RudolphWildePark_Berlin_2 ©WIKIMEDIA Manfred Brueckels

Rudolph Wilde Park, Schöneberg Image © Wikimedia & Manfred Brueckels

Tempelhofer Park

In stiff competition with the Tiergarten for the title of Berlin’s most famous park, Tempelhofer Park is a mecca to hundreds of people every day no matter the weather. Rain, shine or snow they flock to the former airport for the vast open spaces and the  freedom to run, jog, skate, fly or scream or just to sit and watch the spectacle. At one end of the park is the former Tempelhof airport terminal, still in use today for conferences, concerts and events. Tours are available covering the history of the airport which was a fundamental part of the Berlin Airlift during WWII and an old plane still sits abandoned near the terminal building. Old runways provide skate and bike paths and running tracks, and almost every imaginable type of moving vehicle can and has been seen on the runways of Tempelhof – from kite boards to solar powered cars, unicycles to, of course aeroplanes. There is a biergarten and a mini golf course, small hills for sledding when it snows and a dog run for inner city pets to run and feel the wind in their fur. An interesting community garden populates one end offering great insights into the passion of local gardeners and in summer the numerous designated ‘grillplätze’ or barbecue areas are filled to bursting with locals grilling lunch or dinner. If you want to a taste of typical Berlin, grab a couple of cold drinks from the local spätkauf, head to the bird sculptures at the Oderstrasse end of the park and enjoy the sunset at what is said to be the largest urban park in Europe.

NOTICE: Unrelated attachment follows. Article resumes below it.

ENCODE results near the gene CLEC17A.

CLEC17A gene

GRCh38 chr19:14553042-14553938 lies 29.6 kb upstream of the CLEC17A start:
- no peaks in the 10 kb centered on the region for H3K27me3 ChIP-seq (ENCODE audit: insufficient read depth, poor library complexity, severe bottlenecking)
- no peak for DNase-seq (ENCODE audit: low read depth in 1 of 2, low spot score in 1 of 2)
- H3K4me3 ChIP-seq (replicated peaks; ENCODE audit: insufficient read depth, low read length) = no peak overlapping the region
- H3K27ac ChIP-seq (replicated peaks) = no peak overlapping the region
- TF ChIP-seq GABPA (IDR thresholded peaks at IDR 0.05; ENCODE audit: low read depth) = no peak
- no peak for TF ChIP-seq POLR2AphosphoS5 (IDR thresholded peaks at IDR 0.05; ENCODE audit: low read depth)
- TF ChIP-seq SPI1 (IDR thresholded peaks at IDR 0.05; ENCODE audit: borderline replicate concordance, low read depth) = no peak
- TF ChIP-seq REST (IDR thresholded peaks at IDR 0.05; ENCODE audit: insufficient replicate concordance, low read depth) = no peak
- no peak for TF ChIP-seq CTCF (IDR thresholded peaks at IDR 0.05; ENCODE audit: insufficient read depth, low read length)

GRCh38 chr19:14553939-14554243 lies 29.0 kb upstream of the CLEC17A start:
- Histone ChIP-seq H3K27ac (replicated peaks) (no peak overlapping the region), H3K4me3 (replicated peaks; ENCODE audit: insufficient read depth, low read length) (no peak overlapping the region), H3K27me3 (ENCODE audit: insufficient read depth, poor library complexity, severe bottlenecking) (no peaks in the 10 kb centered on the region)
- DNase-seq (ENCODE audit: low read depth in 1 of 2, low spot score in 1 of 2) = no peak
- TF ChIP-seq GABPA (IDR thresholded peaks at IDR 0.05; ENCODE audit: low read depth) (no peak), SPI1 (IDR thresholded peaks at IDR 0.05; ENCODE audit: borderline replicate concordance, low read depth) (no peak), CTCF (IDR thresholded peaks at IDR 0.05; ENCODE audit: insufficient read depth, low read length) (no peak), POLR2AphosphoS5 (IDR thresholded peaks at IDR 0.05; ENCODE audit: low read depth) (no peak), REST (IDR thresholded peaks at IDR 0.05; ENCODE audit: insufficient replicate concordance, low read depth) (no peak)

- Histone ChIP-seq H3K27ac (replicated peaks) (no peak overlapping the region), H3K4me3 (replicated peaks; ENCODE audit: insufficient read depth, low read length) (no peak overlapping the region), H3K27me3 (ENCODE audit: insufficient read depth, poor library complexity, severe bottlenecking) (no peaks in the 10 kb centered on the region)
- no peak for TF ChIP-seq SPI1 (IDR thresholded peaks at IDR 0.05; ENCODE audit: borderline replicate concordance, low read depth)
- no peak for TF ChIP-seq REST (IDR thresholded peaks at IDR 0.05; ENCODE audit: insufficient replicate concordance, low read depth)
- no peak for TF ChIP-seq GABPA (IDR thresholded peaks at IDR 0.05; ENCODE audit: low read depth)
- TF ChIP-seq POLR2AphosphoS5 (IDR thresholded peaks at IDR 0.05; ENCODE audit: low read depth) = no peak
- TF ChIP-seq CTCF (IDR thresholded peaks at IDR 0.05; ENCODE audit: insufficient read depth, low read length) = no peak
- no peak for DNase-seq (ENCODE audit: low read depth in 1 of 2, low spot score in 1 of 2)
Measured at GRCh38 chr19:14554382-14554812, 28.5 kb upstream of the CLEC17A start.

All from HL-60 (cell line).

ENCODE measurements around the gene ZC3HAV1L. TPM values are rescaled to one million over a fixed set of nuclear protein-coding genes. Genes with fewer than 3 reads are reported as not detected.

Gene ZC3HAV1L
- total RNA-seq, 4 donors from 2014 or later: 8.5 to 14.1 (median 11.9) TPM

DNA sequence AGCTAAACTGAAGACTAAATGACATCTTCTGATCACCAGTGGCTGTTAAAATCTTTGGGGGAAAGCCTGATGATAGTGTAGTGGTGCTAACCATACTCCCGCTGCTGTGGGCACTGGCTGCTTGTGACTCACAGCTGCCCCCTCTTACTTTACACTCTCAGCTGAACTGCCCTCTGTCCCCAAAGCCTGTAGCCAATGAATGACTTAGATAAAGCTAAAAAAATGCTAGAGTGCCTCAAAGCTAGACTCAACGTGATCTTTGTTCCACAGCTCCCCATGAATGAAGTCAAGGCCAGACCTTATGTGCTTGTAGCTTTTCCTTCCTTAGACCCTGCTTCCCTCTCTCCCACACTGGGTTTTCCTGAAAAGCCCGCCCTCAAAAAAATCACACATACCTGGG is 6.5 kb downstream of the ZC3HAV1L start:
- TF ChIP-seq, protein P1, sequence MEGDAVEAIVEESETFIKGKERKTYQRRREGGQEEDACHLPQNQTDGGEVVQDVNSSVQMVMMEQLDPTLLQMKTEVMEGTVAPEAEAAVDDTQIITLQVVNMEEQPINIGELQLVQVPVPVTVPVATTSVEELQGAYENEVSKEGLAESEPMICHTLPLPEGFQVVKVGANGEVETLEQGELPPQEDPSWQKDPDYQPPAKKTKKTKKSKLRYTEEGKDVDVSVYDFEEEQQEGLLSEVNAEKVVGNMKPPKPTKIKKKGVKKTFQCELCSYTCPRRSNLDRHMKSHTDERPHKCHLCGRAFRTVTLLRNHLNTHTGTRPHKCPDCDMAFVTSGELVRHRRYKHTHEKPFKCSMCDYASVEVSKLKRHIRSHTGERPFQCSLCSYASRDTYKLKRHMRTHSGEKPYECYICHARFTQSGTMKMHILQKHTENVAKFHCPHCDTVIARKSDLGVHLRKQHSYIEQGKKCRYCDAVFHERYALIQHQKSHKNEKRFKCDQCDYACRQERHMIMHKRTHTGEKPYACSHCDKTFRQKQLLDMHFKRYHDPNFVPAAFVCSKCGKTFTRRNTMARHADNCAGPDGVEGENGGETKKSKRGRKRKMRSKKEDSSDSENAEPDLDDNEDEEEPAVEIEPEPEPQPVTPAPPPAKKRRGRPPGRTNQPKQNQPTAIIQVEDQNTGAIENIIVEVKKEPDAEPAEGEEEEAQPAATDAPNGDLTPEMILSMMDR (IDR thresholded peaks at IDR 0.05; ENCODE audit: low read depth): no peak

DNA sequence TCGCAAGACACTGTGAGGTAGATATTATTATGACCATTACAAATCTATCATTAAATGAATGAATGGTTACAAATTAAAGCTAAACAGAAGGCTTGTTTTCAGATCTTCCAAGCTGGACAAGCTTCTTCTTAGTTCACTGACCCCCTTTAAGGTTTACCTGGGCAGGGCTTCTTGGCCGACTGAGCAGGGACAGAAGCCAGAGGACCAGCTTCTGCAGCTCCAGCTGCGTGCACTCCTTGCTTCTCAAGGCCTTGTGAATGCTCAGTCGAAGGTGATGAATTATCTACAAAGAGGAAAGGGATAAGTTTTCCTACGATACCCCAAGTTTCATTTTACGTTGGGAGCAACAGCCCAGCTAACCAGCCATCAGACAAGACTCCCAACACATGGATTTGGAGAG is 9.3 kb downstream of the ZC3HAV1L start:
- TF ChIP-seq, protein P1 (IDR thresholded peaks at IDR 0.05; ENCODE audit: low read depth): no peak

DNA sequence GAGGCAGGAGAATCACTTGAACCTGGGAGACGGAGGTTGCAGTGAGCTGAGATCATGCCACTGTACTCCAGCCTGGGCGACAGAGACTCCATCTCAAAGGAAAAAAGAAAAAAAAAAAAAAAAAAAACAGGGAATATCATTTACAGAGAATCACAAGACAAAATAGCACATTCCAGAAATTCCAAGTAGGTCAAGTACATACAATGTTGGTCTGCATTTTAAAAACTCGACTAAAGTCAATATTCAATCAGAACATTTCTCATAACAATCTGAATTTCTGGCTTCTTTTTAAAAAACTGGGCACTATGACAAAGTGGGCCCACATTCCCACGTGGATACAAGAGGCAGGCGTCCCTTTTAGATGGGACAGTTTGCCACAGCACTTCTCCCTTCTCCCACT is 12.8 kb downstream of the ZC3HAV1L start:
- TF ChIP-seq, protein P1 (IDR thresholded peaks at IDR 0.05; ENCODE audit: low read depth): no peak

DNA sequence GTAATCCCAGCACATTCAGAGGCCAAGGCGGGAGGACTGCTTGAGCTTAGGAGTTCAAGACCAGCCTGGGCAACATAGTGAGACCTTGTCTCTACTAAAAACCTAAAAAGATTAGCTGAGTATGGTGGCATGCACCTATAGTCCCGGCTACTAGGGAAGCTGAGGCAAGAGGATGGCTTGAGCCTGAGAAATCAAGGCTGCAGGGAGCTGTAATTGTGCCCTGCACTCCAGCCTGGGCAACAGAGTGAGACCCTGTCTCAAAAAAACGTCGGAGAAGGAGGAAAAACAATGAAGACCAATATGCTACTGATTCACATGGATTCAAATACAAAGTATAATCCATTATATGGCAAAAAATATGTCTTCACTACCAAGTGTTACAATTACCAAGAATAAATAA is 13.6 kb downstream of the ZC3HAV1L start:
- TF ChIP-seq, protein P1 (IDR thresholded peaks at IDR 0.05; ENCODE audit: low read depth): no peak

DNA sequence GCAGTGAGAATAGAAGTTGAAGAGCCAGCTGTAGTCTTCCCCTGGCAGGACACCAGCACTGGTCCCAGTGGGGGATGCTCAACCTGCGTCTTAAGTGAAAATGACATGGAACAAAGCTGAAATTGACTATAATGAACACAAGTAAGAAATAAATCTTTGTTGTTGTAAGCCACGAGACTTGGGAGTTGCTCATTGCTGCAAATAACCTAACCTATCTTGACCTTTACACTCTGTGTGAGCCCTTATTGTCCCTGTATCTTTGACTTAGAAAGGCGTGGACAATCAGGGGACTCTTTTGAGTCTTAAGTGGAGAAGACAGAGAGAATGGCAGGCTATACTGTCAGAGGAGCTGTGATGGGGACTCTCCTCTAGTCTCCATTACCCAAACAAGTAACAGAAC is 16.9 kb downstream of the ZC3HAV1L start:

Tempelhof 1 © Melinda Barlow

Runways at Tempelhofer Park Image © Melinda Barlow

tTempelhof 2 © Melinda Barlow

Open skies and fresh air at Tempelhofer Park Image © Melinda Barlow


The Tiergarten is without question Berlin’s most elegant and precious park. It covers 850 acres in the heart of the city and its origins date back to the 1500’s. Originally the king’s hunting ground, it was a natural habitat for wild animals, but the king also had additional game added to increase his enjoyment and hunting opportunities. As the city grew the king adapted it to become more of a leisure facility for the people, adding new sections, and connecting paths to improve mobility through the park and access to his various properties. Many memorials were placed throughout the park, the greatest being the Victory Avenue that is crowned today by the Victory Column with its sparkling golden angel on top. Numerous icons to Prussian culture were also immortalised and today one of the most prominent is the colossal Soviet Memorial which is so big it can be seen from the dome of the Reichstag. War had a dramatic affect on the parklands and the Tiergarten was almost totally destroyed during WWII, with trees used for firewood during the bitter winter and vegetables planted throughout it to feed the starving city. It is said that a million trees were planted to restore the park in the years following the war. Today the park is the stunning centrepiece of the city with magnificent statues and sculptures, leafy promenades and picturesque lakes and ponds. It is thoroughly enjoyable at any time of year and biergartens, cafes and restaurants inside the park offer the perfect dining options whatever the season. City bikes can be hired in the park just across the road from the Reichstag and this is by far the best way to see this huge expansive space right in the heart of Berlin.

Tiergarten © Melinda Barlow

Biergarten at Cafe am Neuen See, Tiergarten © Melinda Barlow



Melinda Barlow is an Australian freelance writer and editor, based in Berlin since 2012. Melinda works with print and online media and has a natural curiosity that informs her work. She is passionate about travel and great content. She loves to write most about the world, its people and why we all do what we do.